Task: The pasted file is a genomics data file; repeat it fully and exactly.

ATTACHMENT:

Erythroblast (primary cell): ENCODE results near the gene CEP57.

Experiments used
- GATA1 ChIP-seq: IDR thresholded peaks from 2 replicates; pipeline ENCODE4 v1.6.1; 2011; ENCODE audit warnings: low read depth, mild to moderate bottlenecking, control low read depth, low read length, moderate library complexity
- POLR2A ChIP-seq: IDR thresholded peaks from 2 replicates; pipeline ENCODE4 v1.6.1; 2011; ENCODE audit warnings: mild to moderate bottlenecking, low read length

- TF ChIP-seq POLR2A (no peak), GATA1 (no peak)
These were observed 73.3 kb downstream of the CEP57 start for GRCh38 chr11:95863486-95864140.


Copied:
Erythroblast (primary cell): ENCODE results near the gene CEP57.

Experiments used
- GATA1 ChIP-seq: IDR thresholded peaks from 2 replicates; pipeline ENCODE4 v1.6.1; 2011; ENCODE audit warnings: low read depth, mild to moderate bottlenecking, control low read depth, low read length, moderate library complexity
- POLR2A ChIP-seq: IDR thresholded peaks from 2 replicates; pipeline ENCODE4 v1.6.1; 2011; ENCODE audit warnings: mild to moderate bottlenecking, low read length

- TF ChIP-seq POLR2A (no peak), GATA1 (no peak)
These were observed 73.3 kb downstream of the CEP57 start for GRCh38 chr11:95863486-95864140.